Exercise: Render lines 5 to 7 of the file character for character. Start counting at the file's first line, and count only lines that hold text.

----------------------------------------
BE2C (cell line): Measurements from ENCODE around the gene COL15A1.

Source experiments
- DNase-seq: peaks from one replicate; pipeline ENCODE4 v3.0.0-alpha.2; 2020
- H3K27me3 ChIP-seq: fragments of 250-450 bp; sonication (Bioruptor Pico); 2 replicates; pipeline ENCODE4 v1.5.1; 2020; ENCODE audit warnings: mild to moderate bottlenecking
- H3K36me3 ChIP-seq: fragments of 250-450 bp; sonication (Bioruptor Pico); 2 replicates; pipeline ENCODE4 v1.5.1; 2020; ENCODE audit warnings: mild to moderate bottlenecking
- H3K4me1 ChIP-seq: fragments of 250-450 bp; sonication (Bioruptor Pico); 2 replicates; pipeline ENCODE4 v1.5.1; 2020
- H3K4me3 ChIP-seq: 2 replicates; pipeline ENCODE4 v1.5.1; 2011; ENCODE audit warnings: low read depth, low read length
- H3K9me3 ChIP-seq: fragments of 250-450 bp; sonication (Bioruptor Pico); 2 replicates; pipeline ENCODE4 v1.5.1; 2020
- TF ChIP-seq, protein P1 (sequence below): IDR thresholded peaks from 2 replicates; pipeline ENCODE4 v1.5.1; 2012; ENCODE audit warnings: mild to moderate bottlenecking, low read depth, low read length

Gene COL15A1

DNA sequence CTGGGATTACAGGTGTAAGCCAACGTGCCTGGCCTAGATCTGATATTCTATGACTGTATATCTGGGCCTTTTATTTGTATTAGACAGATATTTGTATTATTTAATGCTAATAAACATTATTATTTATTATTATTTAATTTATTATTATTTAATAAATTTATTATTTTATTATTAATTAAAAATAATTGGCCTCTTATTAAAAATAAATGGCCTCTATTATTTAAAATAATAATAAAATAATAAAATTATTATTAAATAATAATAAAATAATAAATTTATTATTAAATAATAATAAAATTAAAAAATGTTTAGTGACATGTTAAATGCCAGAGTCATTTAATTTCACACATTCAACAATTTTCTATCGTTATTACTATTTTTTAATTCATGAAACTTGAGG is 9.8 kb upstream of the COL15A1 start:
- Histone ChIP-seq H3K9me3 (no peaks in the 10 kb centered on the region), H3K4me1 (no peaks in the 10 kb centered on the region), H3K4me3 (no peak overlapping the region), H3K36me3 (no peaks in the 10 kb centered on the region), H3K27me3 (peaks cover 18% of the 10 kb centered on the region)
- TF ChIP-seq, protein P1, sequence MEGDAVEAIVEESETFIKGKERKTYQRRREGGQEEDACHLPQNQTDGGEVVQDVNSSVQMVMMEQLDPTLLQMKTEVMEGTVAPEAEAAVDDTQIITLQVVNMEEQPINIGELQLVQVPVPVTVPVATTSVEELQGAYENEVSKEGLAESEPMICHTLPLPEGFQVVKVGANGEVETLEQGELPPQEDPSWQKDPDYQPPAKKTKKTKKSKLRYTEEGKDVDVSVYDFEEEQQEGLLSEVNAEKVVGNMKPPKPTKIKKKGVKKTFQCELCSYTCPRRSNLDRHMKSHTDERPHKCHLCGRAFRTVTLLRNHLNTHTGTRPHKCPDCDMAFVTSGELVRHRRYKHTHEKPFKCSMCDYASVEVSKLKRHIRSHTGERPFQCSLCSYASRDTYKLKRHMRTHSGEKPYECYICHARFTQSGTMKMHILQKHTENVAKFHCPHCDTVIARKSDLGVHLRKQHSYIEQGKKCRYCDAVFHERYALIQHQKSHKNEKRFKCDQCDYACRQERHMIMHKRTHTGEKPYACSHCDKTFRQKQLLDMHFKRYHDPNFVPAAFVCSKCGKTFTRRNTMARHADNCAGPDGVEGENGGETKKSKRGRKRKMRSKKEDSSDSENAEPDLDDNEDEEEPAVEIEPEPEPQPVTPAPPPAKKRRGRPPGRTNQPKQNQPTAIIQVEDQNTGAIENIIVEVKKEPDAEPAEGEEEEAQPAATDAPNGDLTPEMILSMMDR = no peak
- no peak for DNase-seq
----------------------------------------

- H3K36me3 ChIP-seq: fragments of 250-450 bp; sonication (Bioruptor Pico); 2 replicates; pipeline ENCODE4 v1.5.1; 2020; ENCODE audit warnings: mild to moderate bottlenecking
- H3K4me1 ChIP-seq: fragments of 250-450 bp; sonication (Bioruptor Pico); 2 replicates; pipeline ENCODE4 v1.5.1; 2020
- H3K4me3 ChIP-seq: 2 replicates; pipeline ENCODE4 v1.5.1; 2011; ENCODE audit warnings: low read depth, low read length